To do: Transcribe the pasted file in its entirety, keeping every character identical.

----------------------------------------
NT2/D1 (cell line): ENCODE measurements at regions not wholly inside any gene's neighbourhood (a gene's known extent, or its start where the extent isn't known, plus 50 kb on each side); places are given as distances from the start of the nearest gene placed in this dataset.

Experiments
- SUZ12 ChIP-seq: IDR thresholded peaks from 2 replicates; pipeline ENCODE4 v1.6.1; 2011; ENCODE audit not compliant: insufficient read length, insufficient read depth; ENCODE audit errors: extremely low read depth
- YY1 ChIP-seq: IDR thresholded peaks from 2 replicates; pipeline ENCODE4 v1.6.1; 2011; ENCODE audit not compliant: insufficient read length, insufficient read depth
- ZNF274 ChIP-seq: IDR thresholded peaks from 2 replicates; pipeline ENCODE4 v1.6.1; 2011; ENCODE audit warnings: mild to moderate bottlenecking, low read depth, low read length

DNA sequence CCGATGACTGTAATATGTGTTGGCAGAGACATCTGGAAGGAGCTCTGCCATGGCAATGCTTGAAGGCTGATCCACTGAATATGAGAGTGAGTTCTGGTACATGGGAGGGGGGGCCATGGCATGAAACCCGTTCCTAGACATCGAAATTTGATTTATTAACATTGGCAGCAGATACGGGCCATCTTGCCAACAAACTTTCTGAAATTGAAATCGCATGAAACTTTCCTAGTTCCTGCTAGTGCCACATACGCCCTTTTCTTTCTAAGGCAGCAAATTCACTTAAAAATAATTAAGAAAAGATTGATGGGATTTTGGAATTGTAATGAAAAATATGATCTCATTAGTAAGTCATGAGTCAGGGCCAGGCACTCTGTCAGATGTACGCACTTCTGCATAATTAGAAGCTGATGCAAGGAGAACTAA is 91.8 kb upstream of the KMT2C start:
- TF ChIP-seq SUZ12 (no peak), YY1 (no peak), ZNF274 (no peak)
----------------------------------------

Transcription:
NT2/D1 (cell line): ENCODE measurements at regions not wholly inside any gene's neighbourhood (a gene's known extent, or its start where the extent isn't known, plus 50 kb on each side); places are given as distances from the start of the nearest gene placed in this dataset.

Experiments
- SUZ12 ChIP-seq: IDR thresholded peaks from 2 replicates; pipeline ENCODE4 v1.6.1; 2011; ENCODE audit not compliant: insufficient read length, insufficient read depth; ENCODE audit errors: extremely low read depth
- YY1 ChIP-seq: IDR thresholded peaks from 2 replicates; pipeline ENCODE4 v1.6.1; 2011; ENCODE audit not compliant: insufficient read length, insufficient read depth
- ZNF274 ChIP-seq: IDR thresholded peaks from 2 replicates; pipeline ENCODE4 v1.6.1; 2011; ENCODE audit warnings: mild to moderate bottlenecking, low read depth, low read length

DNA sequence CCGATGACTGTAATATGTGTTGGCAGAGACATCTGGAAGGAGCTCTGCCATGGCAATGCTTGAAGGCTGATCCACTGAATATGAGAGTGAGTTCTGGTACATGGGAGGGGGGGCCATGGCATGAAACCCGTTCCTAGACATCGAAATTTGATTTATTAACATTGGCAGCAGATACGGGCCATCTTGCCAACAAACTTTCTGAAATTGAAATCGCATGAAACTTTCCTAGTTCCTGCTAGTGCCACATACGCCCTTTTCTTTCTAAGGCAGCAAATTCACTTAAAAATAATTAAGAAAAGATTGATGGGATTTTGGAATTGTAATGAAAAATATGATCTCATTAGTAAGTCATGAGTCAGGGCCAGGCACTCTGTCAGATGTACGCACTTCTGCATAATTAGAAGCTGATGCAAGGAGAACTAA is 91.8 kb upstream of the KMT2C start:
- TF ChIP-seq SUZ12 (no peak), YY1 (no peak), ZNF274 (no peak)